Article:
My weekends are a good time to accomplish a lot without the distraction of incoming emails and phone calls. Again, the secret is good communication and being mindful. As long as I’m transparent about when and how much I’ll be working on the weekend, and I also leave time for my relationships, there’s no reason for conflict.
The act of working isn’t the only thing that can interfere with work-life balance. The heavier lifting has been not allowing the emotions of entrepreneurship to impact my relationships. I remember during one of my first conversations with Laura Incognito, owner of Little Tucker; she mentioned that she was working hard on regulating her emotions rather than continuing to ride the roller coaster of entrepreneurship. This resonated deeply with me. Since then, I’ve wallowed a lot less when things go wrong, but I’ve also celebrated the highs more quietly. Ultimately this has allowed me to keep things more level; the emotions of being on this ride are a whole lot less draining, not only on me but on my relationships as well.
I never listen to anyone who says you can’t have it all: you can have everything.
Fatima Zaidi, co-founder, CEO, Quill
I believe in finding balance in the long term. I remind myself that my 20s and 30s are dedicated to working hard, so I can afford to slow down in my 40s and reap the rewards when I’m older. As an entrepreneur there’s often a fine line between work and personal life, and because of that, it’s important to love what you do. This past weekend I flew to Los Angeles for meetings with potential investors and then to Chicago to meet with customers. I've been living out of a suitcase, so it’s good that I love what I do.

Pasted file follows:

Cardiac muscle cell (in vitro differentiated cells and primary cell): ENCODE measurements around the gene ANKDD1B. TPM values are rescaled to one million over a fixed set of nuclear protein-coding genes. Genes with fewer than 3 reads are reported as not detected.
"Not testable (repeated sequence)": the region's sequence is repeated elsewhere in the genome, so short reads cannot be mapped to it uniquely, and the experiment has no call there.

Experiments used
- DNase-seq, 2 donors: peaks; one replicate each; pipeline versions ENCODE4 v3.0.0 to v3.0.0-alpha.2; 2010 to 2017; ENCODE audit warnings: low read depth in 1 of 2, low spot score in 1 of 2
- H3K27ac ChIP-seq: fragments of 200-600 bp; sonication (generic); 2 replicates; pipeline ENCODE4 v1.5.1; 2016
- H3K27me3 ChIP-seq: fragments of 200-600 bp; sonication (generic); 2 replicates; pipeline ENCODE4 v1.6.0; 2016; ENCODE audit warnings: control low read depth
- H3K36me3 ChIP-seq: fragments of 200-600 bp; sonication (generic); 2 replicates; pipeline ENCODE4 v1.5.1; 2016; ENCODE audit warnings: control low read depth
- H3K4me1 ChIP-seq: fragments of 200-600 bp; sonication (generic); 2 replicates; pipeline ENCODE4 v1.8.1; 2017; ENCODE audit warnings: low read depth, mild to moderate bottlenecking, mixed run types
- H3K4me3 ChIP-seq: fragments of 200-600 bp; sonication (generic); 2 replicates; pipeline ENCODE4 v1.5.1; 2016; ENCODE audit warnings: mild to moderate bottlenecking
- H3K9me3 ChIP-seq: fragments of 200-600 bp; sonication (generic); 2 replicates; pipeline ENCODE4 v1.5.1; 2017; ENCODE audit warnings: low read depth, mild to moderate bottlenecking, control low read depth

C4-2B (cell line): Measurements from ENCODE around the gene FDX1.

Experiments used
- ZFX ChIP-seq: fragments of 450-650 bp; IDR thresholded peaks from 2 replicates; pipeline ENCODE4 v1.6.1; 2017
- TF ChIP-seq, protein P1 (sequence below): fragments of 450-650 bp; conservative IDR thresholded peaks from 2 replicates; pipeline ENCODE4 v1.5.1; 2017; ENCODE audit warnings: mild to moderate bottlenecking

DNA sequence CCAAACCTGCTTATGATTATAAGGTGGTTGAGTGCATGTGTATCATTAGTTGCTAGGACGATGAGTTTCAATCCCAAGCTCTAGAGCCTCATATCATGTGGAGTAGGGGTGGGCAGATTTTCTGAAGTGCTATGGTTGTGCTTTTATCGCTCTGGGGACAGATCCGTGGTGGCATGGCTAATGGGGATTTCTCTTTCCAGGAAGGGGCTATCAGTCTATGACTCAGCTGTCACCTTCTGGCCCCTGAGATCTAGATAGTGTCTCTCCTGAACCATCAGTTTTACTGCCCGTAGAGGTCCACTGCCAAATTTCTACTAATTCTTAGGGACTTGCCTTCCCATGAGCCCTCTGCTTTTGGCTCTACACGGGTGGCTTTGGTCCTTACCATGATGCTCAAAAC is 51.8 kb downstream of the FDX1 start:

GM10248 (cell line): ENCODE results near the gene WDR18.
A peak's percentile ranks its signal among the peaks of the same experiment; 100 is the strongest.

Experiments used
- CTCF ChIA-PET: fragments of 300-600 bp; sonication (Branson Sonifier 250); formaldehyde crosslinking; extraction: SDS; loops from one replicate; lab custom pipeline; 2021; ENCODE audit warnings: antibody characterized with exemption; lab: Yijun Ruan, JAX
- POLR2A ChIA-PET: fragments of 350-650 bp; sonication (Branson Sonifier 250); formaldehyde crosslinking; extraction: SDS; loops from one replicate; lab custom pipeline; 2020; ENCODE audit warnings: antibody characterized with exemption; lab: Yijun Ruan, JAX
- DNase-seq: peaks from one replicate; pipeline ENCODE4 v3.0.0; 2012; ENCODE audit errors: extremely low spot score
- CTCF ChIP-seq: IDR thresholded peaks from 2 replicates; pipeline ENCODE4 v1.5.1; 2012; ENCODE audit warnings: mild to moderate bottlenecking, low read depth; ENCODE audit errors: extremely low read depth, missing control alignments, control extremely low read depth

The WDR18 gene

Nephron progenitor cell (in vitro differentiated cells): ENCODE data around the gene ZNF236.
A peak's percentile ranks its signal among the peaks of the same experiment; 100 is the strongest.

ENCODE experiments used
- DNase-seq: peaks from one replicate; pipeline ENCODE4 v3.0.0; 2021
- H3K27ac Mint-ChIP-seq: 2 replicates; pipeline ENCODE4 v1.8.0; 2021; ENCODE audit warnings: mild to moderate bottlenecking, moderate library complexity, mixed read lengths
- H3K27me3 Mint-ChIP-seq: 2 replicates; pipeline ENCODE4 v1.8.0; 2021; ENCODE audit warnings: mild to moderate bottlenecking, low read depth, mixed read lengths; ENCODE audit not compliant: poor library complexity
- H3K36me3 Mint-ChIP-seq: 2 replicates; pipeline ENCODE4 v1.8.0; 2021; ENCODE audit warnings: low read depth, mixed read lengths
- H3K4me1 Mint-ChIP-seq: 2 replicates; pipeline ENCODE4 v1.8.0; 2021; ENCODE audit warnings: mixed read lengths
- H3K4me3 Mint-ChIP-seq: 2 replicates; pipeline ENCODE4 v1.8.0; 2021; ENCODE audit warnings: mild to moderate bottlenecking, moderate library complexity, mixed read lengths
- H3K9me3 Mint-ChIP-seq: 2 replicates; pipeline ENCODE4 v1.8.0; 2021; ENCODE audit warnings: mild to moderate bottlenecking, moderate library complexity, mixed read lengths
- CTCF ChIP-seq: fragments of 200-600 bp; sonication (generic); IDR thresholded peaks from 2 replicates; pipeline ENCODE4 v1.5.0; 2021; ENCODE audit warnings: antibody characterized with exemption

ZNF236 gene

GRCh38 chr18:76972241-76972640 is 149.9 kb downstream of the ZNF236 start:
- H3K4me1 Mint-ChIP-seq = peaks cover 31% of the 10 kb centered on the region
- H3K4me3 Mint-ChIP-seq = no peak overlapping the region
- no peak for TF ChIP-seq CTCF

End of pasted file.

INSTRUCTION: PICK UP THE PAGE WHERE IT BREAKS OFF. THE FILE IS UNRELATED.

I never listen to anyone who says you can’t have it all: you can have everything, but you have to make your own rules.
I’ve been told by previous colleagues and bosses that it’s impossible to be a successful entrepreneur, make time for your family, have a healthy relationship, play hard and travel, and achieve work life balance. Unfortunately, thanks to icons like Gary Vaynerchuk, who constantly promote the hustle 24/7 mentality that leads to burnout, people think they can’t achieve balance or shouldn’t be striving for it.
If you didn’t have to make sacrifices to your work-life balance, then everyone would become a founder.
I’m a believer, as are many industry tycoons such as Tobias Lutke of Shopify or Ariana Huffington, that you can work hard and play hard. I sleep eight hours a day, I go to the gym, I work a minimum of 12 hours, and prioritize time for family, travel, and friends. Balance is balance over time and you have to be organized and disciplined with your time. Not every day will be perfectly balanced.